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Deep In-The-Money Covered Call: When Should You Use It?

Are you seeking an options trading strategy that allows you to profit under various stock price scenarios? The deep in-the-money (ITM) covered call strategy could be an ideal choice. This neutral or volatile approach is distinct from the bullish covered call strategy. It aims to generate stable profit whenever the underlying stock remains stagnant, moves up, or moves down within specific limits.

Limitations of the Regular Covered Call

Covered Call
Covered Call

One popular options strategy among investors is the regular covered call, which involves selling out-of-the-money call options on a stock you already own.

The regular covered call strategy works well when you expect a slow and steady increase in the underlying stock’s price. This is because the maximum profit from this strategy is achieved when the stock price rises to the strike price of the call option sold. In this scenario, you benefit from both the stock appreciation and the premium received from selling the call option. However, this strategy has some limitations.

Imagine a stock that has already experienced significant growth and has a high probability of a price pullback. Using the regular covered call strategy might not be your best option in such cases. The chances of achieving maximum profit are diminished, as the stock price may not continue to rise steadily up to the strike price of the sold call option.

Furthermore, if the stock price does experience a pullback, you could face losses. This occurs when the decline in the stock’s value exceeds the premium received from selling the call option, resulting in a net loss.

Introduction to Deep In-The-Money Covered Call

The main difference between a deep in-the-money covered call and a regular covered call lies in the type of call options sold. With a deep in-the-money covered call, you sell call options that are deep in the money, while in a regular covered call, you sell out-of-the-money call options.

Deep In-The-Money Covered Call vs. Regular Covered Call
Deep In-The-Money Covered Call vs. Regular Covered Call

But what exactly does “deep in the money” mean? Generally, call options are considered deep in the money if their strike price is at least 10% below the current market price of the underlying stock. This results in a high delta value for the option, typically close to 1.

A high delta value (close to 1) indicates that the option’s price moves almost in tandem with the underlying stock. Thus, it can provide better protection against price fluctuations than out-of-the-money call options used in the regular covered call strategy.

When to Use a Deep In-The-Money Covered Call?

  • Protecting against a likely pullback after a substantial stock price increase

A deep in-the-money covered call strategy provides you with more significant downside protection than a regular covered call strategy. The break-even point for both strategies is calculated as the stock purchase price minus the option premium received.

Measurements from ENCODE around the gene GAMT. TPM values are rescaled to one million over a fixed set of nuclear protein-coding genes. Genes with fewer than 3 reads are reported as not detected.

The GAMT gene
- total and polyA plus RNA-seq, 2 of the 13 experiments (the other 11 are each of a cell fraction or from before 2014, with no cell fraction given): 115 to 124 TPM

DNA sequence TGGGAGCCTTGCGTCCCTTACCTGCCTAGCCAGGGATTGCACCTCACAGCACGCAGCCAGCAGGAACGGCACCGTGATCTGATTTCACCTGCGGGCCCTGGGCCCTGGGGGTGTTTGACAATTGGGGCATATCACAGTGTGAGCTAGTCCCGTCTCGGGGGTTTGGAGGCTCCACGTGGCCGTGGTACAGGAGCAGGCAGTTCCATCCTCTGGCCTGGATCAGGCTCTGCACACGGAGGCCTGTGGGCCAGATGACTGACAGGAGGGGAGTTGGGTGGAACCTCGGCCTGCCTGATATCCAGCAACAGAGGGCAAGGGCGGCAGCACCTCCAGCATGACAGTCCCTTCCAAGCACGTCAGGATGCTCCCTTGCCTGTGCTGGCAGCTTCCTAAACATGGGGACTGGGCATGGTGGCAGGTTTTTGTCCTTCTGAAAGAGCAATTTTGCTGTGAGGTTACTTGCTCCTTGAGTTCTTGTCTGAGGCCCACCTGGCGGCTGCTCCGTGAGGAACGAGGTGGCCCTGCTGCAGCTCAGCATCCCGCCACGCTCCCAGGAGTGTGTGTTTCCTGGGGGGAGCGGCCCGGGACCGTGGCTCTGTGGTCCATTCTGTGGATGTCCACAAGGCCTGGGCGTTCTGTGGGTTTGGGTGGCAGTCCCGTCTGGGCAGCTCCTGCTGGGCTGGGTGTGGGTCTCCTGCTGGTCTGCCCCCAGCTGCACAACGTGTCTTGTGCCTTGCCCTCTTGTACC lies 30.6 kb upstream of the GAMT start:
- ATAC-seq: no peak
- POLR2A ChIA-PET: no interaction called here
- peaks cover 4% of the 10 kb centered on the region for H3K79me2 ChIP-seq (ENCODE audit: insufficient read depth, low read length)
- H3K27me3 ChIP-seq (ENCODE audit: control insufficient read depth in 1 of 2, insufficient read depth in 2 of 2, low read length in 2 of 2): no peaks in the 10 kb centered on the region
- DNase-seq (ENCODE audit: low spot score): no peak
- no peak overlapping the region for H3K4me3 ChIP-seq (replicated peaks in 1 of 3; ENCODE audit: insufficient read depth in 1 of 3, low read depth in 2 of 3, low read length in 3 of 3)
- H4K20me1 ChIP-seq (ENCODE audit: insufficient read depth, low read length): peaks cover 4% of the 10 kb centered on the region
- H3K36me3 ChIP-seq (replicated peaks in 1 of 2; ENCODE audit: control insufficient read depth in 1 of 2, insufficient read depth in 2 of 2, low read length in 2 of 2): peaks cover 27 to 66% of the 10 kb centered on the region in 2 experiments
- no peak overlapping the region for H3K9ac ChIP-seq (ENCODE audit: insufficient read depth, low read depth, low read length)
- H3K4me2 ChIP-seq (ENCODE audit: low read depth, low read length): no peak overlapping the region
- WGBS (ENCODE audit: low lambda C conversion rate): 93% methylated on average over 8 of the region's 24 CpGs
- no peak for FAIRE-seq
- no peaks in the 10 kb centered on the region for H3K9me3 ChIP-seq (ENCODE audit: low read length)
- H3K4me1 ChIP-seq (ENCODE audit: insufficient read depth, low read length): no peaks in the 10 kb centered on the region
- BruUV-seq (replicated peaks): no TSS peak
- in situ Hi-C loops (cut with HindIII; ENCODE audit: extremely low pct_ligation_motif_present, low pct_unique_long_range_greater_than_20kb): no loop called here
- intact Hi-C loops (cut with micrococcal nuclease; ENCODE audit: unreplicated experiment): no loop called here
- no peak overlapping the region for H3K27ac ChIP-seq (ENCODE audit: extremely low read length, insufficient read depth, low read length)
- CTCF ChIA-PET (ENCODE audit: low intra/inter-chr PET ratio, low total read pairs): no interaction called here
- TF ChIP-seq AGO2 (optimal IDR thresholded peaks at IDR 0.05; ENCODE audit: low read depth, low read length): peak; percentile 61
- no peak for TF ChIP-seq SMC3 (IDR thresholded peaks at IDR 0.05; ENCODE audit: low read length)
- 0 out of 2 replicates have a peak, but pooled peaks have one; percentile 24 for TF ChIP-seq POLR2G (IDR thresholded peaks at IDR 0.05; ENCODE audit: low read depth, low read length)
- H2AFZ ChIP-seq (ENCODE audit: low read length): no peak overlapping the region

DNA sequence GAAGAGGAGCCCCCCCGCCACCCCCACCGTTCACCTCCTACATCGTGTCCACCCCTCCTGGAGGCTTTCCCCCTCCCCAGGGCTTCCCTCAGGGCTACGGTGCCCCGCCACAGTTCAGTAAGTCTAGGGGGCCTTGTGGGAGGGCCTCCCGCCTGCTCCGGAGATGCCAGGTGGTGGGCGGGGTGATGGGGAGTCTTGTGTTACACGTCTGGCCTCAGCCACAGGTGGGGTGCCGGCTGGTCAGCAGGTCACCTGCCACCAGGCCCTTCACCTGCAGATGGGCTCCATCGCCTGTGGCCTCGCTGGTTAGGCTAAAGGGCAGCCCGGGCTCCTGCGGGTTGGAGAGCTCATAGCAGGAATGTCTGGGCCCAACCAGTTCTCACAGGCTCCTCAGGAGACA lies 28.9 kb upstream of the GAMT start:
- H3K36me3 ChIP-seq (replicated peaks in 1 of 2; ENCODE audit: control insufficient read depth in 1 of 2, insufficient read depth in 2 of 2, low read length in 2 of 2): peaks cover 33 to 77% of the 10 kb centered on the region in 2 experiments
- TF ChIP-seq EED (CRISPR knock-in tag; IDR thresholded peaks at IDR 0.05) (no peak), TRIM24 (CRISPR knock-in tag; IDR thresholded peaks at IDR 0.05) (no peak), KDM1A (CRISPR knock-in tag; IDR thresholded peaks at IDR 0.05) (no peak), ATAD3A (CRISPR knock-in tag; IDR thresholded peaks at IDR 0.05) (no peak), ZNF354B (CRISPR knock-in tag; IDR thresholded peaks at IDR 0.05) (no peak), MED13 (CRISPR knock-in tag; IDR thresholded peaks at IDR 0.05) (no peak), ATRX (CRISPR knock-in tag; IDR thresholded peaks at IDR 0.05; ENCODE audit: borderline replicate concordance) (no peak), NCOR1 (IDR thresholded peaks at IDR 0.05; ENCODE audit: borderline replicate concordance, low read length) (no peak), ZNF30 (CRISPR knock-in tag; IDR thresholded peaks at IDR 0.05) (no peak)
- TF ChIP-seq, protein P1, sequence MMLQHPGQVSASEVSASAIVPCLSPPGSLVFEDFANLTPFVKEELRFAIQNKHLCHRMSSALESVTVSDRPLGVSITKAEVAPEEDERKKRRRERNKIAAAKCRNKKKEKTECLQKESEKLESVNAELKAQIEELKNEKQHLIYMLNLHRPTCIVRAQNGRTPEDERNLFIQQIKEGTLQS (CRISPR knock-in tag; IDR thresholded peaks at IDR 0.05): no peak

However, the premium for a deep in-the-money call option is considerably higher than that of an out-of-the-money call option. As a result, the break-even point for a deep in-the-money covered call is much lower. In the event of a pullback, you have a higher probability of making a profit instead of incurring a loss.

  • Pursuing consistent, small profits without speculating on stock trends

A deep in-the-money covered call strategy offers you more stability because the call option you sell has a delta close to 1. With this strategy, the gains or losses in the stock will generally be offset by the profits or losses in the sold call option, as long as there are no significant stock price declines. This results in very few instances when the strategy would incur a loss.

But, still, you can capture the time value of the sold call option, enabling you to achieve consistent, small gains over time.

Tips on Trading Deep In-The-Money Covered Calls

Adapting as the market evolves is crucial to using a deep in-the-money covered call strategy. Instead of passively waiting for the sold call option to expire, stay alert to the changing market conditions and adjust your approach accordingly.

For instance, if the stock price experiences a rapid decline and you believe the pullback is nearly over with a potential rebound, consider buying back the sold call option. This way, your stock position won’t be called away upon option expiration, allowing you to benefit from any potential future price increases.

However, suppose you sense there’s a risk of further considerable declines in the stock price. You can consider purchasing a put option to create a protective put strategy. This way, you can shield your portfolio from significant losses due to sharp stock price drops.

Flexibility and adaptability are key components when trading deep in-the-money covered calls. It’s essential not to blindly follow a fixed plan when using options strategies. Continuously assess the market and make necessary adjustments to optimize your strategy. This adaptability can improve each strategy’s success rate and enhance your investments’ overall performance.

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